POST TRAUMATIC STRESS DISORDER

POST -TRAUMATIC STRESS DISORDER

The work of Ochberg (2006) defines the condition as a mental disorder that develops in a person after exposure to a traumatic occurrence for example sexual assault, traffic accident, warfare or other life-threatening events. An individual with the PTSD displays symptoms such as increased arousal, physical stress, dreams among others.

Treatment

Reference to Pacheco (2012) reveals that cognitive behaviour therapy counselling serves as one way of treating the disorder. Ochberg (2006) explains that the method employs drugs referred to as SSRIs. Ochberg (2006) further notes that the medicines are one of the most efficient treatments for Post-Traumatic Stress Disorder. The approach enables culprits to have an increased control of self-emotions. The therapy also reduces symptoms. During cognitive counselling, an individual learns the art of changing fictitious thoughts regarding the traumatic event (Ochberg, 2006). The SSRIs (Selective Serotonin Reuptake Inhibitors) acts as antidepressants. The drugs uptake reduces sadness and worries within a person. The medicines include fluoxetine, paroxetine and sertraline. Moreover, the antidepressants medications improve anxiety feelings, stress and related problems. The drugs also reduce sleeplessness and results to concentration improvement. Pacheco (2012) notes that the SSRIs drugs suppress nightmares in individuals with Post Traumatic Stress Disorder. The specific drugs taken affect the way a person’s brain suffering from PTSD feels. The chemical raises the level of serotonin in one’s brain. The SSRIs improves non-combat symptoms (Ochberg, 2006). The treatment assists a person with the disorder in learning behavioural techniques for relaxation and restructure thinking patterns. Turning to (Ochberg, 2006) one finds that the anti-depressants help foster appropriate communication in a victim between nerve cells (Ochberg, 2006). The drugs also treat the condition by diminishing the likelihood of forming negative emotional memories after exposure to a traumatic event.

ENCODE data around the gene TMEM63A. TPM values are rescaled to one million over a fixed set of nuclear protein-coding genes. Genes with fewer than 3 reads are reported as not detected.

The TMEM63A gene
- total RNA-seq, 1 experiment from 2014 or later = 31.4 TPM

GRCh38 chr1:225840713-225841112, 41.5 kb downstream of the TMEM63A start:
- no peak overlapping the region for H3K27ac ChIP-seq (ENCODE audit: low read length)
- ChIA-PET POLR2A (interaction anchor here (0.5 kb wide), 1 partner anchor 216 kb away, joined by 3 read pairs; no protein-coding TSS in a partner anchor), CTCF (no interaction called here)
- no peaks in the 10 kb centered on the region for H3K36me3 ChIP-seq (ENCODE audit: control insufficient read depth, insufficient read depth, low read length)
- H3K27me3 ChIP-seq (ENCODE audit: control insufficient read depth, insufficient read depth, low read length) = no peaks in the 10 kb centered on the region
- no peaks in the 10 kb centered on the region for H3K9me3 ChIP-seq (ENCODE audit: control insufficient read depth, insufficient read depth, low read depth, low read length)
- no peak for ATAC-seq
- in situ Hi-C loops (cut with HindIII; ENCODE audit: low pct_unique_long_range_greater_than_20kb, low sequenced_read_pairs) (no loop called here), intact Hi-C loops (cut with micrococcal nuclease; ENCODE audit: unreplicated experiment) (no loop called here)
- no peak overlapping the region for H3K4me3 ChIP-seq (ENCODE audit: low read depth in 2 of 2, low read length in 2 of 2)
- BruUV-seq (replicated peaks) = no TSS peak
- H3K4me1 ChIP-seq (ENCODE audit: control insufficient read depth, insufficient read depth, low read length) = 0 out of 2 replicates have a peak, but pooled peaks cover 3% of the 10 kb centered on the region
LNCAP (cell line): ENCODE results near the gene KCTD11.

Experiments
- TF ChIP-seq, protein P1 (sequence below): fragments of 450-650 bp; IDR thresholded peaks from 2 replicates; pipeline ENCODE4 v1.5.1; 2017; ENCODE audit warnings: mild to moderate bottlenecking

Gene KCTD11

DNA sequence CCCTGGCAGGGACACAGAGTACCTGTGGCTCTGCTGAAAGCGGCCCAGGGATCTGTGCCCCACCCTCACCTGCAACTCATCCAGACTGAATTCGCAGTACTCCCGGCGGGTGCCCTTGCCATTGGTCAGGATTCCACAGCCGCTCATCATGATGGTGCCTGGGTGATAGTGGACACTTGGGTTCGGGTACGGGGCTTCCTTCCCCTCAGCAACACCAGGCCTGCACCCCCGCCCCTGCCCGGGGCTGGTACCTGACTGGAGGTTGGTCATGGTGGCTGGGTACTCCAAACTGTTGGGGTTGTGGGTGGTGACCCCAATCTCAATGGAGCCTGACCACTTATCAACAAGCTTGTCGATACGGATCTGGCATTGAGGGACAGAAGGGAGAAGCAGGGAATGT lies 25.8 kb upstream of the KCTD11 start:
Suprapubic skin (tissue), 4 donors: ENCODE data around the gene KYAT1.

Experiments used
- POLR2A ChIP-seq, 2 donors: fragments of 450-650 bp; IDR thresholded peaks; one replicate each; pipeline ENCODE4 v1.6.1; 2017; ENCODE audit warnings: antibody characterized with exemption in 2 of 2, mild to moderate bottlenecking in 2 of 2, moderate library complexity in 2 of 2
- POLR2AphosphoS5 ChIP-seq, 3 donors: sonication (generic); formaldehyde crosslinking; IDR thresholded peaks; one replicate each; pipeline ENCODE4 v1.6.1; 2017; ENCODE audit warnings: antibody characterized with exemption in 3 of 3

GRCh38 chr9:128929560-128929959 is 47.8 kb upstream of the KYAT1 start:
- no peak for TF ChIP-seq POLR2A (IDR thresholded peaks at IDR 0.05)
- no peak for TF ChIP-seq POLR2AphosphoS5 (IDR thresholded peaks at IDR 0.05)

References

Ochberg, F. (2006). Explaining Post-Traumatic Stress Disorder is Part of Treating Post-Traumatic Stress Disorder. N.p.

Pacheco, E. (2012). Alleviating trauma: A therapeutic handbook for therapists treating survivors of intimate partner violence. N.p.

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